Title: Basement Research Live in Münster
By: Gebhard Ullmann / Tony Malaby / Drew Gress / Phil Haynes
Released in: 2006
Catalog No: MW 773-2
Price : 12 EUR
1. Blaues Lied [11:57]
2. Basement Research [02:19]
3. Kreuzberg Park East [11:00]
4. Farbiges Lied [05:46]
5. T.T. Walk [07:45]
6. New No Ness [14:02]
Gebhard Ullmann - tenoe & soprano saxes, bass clarinet
Tony Malaby - tenor sax
Drew Gress - bass
Phil Haynes - drums
If it's possible to have a super-group in a musical form as marginalized as contemporary, left-field jazz, then conference call is a pretty good contender ... the quartet sounds like a band with one foot firmly in the paris/chicago axis of the late-60s BYG avantgarde sound and another keeping up to date with the tuneful, exploratory freedom of wayne shorter's recent celebrated quartet. ask yourself this: is there anything about that equation that doesn't sound like a good thing ?
(Daniel Spicer in one final note about "live at the outpost performance space", June 2006)
Few improvising artists can boast the stream of creative ideas that seem to bubble from gebhard ullmann. ullmann focuses on the fundamentals of improvised jazz: melody, sound, syncopation and technical excellence, but what makes his writing and playing so successful is his seemingly never-ending innovative nature: without grasping for neoteric straws, ullmann's performances are grounded in the past but plunge forward deliberately toward modernity. ullmann leaves the strong mark of a disciplined sculptor of sound, who speaks his own compelling language.
(Steven Loewy in cadence magazine, march 2006)
Basement Research's third CD comes in the wake of Gebhard Ullmann's 50th birthday. The band got started with Ellery Eskelin on tenor saxophone in 1993, before Tony Malaby replaced him in 1999—and thus Malaby appears on this live recording from that year. Ullmann is a man of many parts. He plays in several bands, all of them heavy hitters in the field of improvisation. What makes them potent is the way they essay improvisation into stimulating processes, constantly shifting and finding interesting tangents. This record proves that conclusively as the quartet takes Ullmann's compositions and turns them into a memorable adventure. The four players get off to a sparring start as they weave rings around each other in the quiet introspection on "Blaues Lied, before they find the blues. The pace continues to be sombre: Ullmann takes the tune out on the tenor saxophone, laying the melody open and bringing in dramatic turns and twists. He forges new ideas on the go as he changes pitch and direction. When Malaby comes in, the atmosphere opens up and the two horns shoot some tensile lines, which evaporate as Malaby traverses new territory with a cogent solo on the melody. Ideas continue to germinate as the recording proceeds. Ullmann moves to the bass clarinet on "Kreuzberg Park East. Shifts of time herald this tune, where Ullmann and Malaby engage in spirited exchanges that heat up as they go along. There is never a dull moment as the tension of the horns is leavened by the space created by bassist Drew Gress and drummer Phil Haynes, flexing the rhythm with light accents. "New No Ness is a happy romp with Ullmann on the soprano, unfurling light and airy spirals. Malaby comes out and swings before he goes into an open-ended improvisatory run and cues in Ullmann and Gress, who cast intrigue with their turn of pace and direction. It is here that the Ullmann flips the tune into calmer waters; he churns the mix with darting lines before the group gets back together and rollicks off into the night.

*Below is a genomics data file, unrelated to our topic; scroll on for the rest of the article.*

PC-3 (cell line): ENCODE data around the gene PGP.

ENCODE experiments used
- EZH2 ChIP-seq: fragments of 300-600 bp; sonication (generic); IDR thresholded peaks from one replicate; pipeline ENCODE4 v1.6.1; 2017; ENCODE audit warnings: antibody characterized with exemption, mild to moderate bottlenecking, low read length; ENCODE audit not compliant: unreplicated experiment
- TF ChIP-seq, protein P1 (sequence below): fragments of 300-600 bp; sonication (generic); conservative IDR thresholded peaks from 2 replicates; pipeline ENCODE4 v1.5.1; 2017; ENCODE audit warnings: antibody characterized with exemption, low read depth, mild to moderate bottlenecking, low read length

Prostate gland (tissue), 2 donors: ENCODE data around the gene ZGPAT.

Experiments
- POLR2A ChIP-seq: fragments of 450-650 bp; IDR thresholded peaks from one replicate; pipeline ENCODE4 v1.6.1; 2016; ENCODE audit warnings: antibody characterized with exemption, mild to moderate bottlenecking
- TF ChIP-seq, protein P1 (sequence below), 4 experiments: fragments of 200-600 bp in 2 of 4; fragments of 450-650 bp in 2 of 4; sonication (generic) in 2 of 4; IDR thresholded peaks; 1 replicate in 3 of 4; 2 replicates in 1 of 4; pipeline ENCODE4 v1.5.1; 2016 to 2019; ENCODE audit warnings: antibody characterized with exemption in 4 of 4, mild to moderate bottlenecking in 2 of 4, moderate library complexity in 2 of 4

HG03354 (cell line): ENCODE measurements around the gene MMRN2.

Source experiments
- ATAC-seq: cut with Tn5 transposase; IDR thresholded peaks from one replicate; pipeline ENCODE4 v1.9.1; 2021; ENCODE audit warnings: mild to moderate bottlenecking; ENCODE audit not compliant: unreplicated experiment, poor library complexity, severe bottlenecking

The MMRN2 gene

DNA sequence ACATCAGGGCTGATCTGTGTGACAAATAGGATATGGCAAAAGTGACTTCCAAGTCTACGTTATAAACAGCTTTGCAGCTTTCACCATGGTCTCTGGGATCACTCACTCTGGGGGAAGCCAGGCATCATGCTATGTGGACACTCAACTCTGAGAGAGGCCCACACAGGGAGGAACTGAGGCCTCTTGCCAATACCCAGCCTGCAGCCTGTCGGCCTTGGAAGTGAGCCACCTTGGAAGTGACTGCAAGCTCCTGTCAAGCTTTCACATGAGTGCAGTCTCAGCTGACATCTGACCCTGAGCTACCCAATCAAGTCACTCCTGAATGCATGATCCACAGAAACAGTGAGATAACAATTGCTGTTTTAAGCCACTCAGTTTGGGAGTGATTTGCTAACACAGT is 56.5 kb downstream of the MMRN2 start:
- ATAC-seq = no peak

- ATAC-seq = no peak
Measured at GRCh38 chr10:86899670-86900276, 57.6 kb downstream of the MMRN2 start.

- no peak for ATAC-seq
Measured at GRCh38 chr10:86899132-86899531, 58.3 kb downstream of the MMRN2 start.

(Jerry D'Souza. AllAboutJazz)
Featuring Gebhard Ullmann on tenor & soprano saxes & bass clarinet, Tony Malaby on tenor sax, Drew Gress on bass and Phil Haynes on drums. One of the things that make this disc and quartet so special is the often warm and well-matched playing of both saxists. The other great quality is the consistently strong composing and spirited playing throughout. Well done.